So, here: If I am going to rip off Wikipedia, I might as well go all out. Here's the port of Antwerp in 1886.
And it is not just a quay. Antwerp has a massive complex of docks, which, in 1944, made twenty-six miles of 30ft quays available, served by more than 600 hydraulic and electric cranes, nearly 900 warehouses a granary with a million bushel capacity, plus 498 POL tanks on 208 acres capable of taking 124 million gallons, five hundred miles of infraurban railway fully connected Belgian national system, and the waterworks, and, via the waters of the dock system, with 1370 miles of navigable canals, including the great Albert Canal work, the current and massive iteration of the Scheldt-Meuse navigation. Antwerp's potential clearance rate in 1944 has been estimated at between 80 and 100,000 tons per day, more than enough to doom Germany. The last German effort is going to be a lunge at Antwerp. After that, it will wait to the Rhine breakup, to fight a battle on its banks for the sake of national honour, but it really is all over.
So Why did that not happen? Why, on the other hand, did the Allies fail to plan for Antwerp? I think that it is fair to say that no-one really grasped the scope of the issue. This is the late summer of 1944, when Cherbourg has gone from a planned 8000 tons/day clearance to a planned 24,000 tons/day, primarily because D-Day was launched with the thought that armies would be got over first, and the development of their position inland gradually extended with each port taken. This is not how things have developed. Antwerp, so close to Cologne and the Ruhr was a suitable objective of the Victory Campaign, not the pursuit phase of the Battle of Normandy! Besides, who cared? It was not a port-as-destination, a desperately glamorous London or New York. The ships come in; are unloaded into the warehouses, and the warehouses are cleared expeditiously into the European rail network.
This last is kind of important. Antwerp is like the rail roundhouse that probably exists in your city. Crucial to its economic organisation, but have you ever been to see it? Probably not, because it is probably in the midst of an industrial wilderness of tracks and sidings, quite possibly on the far side of a dyke from anywhere that people live. That's Antwerp. A few months after the fall of Antwerp, when the American Army had filled up the 80,000 tons of storage space allocated to them without making a sufficient bite on the Liberty ships still being used as floating storage in European waters, the Communications Zone finally noticed the city's limit. Antwerp lacked sufficient storage space. A mere 900 warehouses simply did not cut it.
In one, limited sense, the importance of the electric city is summarised by Royers Lock. We mere human engineers are tampering insouciantly with powers before which demon princes bound to mortal sorcerors by their True Names are as nothing: acres of water held 30 feet deep. That tampering is accomplished by a few, quotidian electric pumps powered by the coal-burning plants of Antwerp, no different from the more dramatic ones that run its dockyard cranes and considerably less sophisticated than the ones in its electric railcars. They're there. They do their work, and no-one even noticed them until, a week after the fall of Antwerp, German 15th Army awoke to their importance and began sending frogmen against the Locks.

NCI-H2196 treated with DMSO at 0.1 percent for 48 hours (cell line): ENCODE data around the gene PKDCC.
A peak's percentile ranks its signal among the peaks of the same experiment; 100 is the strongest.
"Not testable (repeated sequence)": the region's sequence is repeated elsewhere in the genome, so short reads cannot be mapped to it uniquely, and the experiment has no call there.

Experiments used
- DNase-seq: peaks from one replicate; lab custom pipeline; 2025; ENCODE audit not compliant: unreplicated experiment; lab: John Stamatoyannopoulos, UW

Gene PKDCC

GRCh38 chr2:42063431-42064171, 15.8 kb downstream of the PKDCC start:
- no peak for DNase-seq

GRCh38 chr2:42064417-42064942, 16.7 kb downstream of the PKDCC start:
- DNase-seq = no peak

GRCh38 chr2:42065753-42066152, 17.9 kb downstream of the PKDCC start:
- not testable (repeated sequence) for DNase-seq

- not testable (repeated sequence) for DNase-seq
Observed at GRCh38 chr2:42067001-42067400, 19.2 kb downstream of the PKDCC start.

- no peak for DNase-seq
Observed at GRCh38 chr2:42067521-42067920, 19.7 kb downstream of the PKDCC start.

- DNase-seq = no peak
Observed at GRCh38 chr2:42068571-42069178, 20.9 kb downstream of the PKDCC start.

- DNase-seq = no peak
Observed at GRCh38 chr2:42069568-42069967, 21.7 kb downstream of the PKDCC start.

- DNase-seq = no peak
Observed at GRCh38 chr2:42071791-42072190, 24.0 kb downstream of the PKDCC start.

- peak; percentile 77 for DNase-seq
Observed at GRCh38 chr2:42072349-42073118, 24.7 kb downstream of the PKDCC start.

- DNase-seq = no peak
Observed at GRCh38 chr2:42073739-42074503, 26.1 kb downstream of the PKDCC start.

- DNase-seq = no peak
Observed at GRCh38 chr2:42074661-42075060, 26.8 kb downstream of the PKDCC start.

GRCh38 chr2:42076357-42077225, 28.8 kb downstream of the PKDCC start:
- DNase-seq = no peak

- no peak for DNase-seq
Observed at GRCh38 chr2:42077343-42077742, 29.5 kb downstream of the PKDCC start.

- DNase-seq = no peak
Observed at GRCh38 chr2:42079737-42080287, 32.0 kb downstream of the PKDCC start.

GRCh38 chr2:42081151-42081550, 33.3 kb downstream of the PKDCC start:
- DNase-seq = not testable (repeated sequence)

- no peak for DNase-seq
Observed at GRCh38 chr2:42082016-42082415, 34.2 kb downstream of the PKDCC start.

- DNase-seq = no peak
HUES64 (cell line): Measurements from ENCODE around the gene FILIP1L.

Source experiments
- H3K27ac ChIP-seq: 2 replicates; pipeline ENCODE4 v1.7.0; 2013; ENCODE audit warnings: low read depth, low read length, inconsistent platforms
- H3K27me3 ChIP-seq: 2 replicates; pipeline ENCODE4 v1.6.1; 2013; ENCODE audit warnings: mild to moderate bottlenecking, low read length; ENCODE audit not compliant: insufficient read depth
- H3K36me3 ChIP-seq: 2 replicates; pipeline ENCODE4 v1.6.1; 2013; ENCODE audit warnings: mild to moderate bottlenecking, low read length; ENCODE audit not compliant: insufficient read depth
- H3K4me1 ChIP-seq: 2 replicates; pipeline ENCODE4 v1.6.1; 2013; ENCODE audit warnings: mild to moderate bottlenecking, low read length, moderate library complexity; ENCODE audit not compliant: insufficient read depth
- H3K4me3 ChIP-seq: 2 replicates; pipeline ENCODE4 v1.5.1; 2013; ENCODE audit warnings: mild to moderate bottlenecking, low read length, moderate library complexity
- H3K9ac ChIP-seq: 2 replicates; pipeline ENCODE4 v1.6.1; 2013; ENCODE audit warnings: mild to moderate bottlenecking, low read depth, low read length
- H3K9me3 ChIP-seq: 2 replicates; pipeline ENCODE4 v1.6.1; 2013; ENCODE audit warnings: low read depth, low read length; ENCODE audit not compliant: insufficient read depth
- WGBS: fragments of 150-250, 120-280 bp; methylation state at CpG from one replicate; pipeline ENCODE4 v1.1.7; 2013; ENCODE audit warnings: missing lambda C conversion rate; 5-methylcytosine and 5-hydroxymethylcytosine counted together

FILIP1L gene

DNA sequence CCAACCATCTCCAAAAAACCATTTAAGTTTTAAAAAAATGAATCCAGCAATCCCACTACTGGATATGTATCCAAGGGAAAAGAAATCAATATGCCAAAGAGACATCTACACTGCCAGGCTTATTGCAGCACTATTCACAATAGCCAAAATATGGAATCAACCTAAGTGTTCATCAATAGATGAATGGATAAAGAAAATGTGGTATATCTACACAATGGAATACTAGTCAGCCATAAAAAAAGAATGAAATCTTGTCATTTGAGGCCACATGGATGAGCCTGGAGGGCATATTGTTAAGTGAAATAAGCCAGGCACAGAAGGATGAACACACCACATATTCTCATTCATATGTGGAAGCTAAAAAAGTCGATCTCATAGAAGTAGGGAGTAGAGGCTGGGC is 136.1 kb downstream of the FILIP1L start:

In another sense..... Here, let me just summarise Roland Ruppenthal. Or, rather, let me summarise Ruppenthal ten years ago.*
When we consider that at both Cherbourg and Antwerp, it was "Quartermaster Supplies Category II" that were building up, and that this meant, above all, the materials and machines for rebuilding the European rail network, we are on the verge of an epiphany. This is what a logistical vicious circle looks like. This might be the place to look at the "Red Ball Express" and watch everyone blame everyone else while carefully avoiding talking about the lack of big trucks (and trained truck drivers). Which is to say, what the Allies lack is the ability to clear any port. They have underbuilt their logistic clearance capability, largely because any plausible assessment of the scale of lift required founders on the limits of actually existing gasoline engines. The logistical situation is not going to be settled until the European rail network is rebuilt, and that cannot happen overnight. Lots of bridges will have to be rebuilt. Perhaps more importantly,the loss of locomotives and rolling stock imposed by six, if not sixteen years, of neglect must be made up.
The "may" is a weasel word here. We impounded the waters of Antwerp more than a century ago, now, and we think we've got a pretty good handle on it. If we're wrong, and if it is a demographic problem, as I suspect that it is, than we'll realise it about a generation too late to do much about it. I am not saying that someday the landscape of the lower Scheldt will be flooded again, although I think that that was the thought that led the burghers of Zeeland to keep Antwerp shut for two long centuries, but I do think that we need to to focus attention (again) on the neglected European rail network of 1944, and hang a question mark over it. As important as bombing and sabotage was, there was that "captures fell below expectations." There was not the luxurious abundance of rolling stock in Europe, just as our imagined US Army of abundant trucks in practice fell miserably short of the needed lift. How does something so vital, and yet so quotidian, come to be neglected? Because we never did understand the electric city. Just be glad that in 1944 the solution to this problem was to throw resources at it until it worked to its potential.
Now: are you missing the goofy digression of the previous Electric City posts? Got you covered!